Chapter 7: Bedrooms
These universal design features are all about designing bedrooms that are simple & functional for relaxation, sleep, and romance.
Residential Universal Design Building Code, 2023 version. © The Universal Design Project.
Note: additional specifications can be found in Chapter 4: Circulation (e.g., doors, etc.) and Chapter 10: Systems (e.g., electrical: light switches, etc.)
Note: furniture selection and placement must be pre-determined.
Plan for a minimum of 42" (107cm) of floor space next to at least one side of a bed.
People who use a walker, wheelchair, crutches, or a cane need to be able to get on and off the bed with ease. The reason for more width here (vs. the foot of the bed or a doorway) is that some people need to position mobility equipment at an angle to get on/off a bed safely.
Plan for a minimum of 32" (81cm) of floor space at the foot of a bed.
It's important to make sure the bed size needed (or wanted) and room layout provides enough space to move around and reach all important areas: the side of the bed, closets, seating areas, dressers, and windows. The layout has a direct impact on the functionality of a room.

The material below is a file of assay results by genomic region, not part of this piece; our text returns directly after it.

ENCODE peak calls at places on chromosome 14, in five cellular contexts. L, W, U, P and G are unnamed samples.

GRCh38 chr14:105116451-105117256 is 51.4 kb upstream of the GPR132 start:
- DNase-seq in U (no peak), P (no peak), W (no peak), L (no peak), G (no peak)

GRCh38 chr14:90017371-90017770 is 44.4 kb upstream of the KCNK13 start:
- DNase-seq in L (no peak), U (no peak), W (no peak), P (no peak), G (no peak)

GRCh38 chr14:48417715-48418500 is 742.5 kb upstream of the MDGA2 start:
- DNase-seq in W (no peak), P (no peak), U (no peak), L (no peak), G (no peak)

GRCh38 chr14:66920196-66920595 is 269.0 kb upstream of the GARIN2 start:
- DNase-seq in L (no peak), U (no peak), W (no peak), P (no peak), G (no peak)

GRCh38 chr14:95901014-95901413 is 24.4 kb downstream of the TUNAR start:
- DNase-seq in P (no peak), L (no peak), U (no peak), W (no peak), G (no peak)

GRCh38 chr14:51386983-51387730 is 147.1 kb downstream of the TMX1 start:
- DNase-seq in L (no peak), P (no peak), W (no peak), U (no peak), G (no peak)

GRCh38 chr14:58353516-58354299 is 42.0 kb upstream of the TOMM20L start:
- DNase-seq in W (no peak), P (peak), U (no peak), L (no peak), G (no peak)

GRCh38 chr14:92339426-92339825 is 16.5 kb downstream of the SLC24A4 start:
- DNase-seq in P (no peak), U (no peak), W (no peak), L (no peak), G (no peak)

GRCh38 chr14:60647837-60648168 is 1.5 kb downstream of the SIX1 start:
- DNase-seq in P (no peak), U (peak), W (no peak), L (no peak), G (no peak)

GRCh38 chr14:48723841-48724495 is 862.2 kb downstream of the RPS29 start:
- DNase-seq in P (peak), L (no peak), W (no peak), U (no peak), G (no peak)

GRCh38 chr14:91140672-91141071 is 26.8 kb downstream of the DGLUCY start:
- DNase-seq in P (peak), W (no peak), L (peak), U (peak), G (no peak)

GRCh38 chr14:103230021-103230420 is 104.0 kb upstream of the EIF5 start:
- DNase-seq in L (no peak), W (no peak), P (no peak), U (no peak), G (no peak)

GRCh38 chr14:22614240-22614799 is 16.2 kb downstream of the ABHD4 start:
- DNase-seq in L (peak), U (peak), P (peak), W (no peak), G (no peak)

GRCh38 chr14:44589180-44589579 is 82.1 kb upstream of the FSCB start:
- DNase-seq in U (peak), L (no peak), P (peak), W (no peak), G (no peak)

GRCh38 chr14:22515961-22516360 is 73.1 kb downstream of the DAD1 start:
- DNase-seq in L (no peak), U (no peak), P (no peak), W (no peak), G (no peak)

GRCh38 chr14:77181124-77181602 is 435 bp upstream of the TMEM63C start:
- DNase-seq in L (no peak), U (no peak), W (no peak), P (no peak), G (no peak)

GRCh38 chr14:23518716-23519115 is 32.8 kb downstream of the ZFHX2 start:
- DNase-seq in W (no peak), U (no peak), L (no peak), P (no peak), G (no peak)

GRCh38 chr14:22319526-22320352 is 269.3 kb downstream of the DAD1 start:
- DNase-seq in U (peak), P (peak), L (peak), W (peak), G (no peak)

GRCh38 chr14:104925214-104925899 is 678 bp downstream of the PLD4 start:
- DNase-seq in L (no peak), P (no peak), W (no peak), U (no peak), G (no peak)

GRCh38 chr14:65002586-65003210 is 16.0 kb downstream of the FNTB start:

A 60" (152cm) turning radius should exist adjacent to the bed when furniture is present.
This will allow anyone who relies on extra support to move around easily without bumping into walls or other items. While this accommodates wheelchairs, it also provides room for carrying items or two or more individuals in the same space.
Entrances to all closets should be no less than 32" (81cm)It's wide.
This applies to walk-in -or- reach-in closets.
It’s important for all individuals to have the ability to get into their closets to retrieve and store items. If the doorway is too narrow, it's more difficult to use the storage.
Low closet shelving and/or a clothes rod should exist at a height of no more than 48" (122cm) from the floor.
This does not prohibit the use of higher storage.
It's important to use storage that offers the greatest flexibility of use for closets. Low clothing rods and/or adjustable shelving will provide usability for anyone short or tall, standing or seated.
At least one bedroom needs to be located on the main floor if the home is multi-story.
A bedroom on the main floor is smart, perhaps for hosting guests or safely carrying young children to bed without the need to navigate stairs or using an elevator that makes noise. In the event of a power failure, people who can't climb stairs should have access to at least one bedroom.
All closets must have interior lighting.
It's important to be able to see and locate items inside closets. Make sure switches are placed in an easy-to-access location, not behind a wall of clothes or on a wall that gets blocked by furniture or by an open door.
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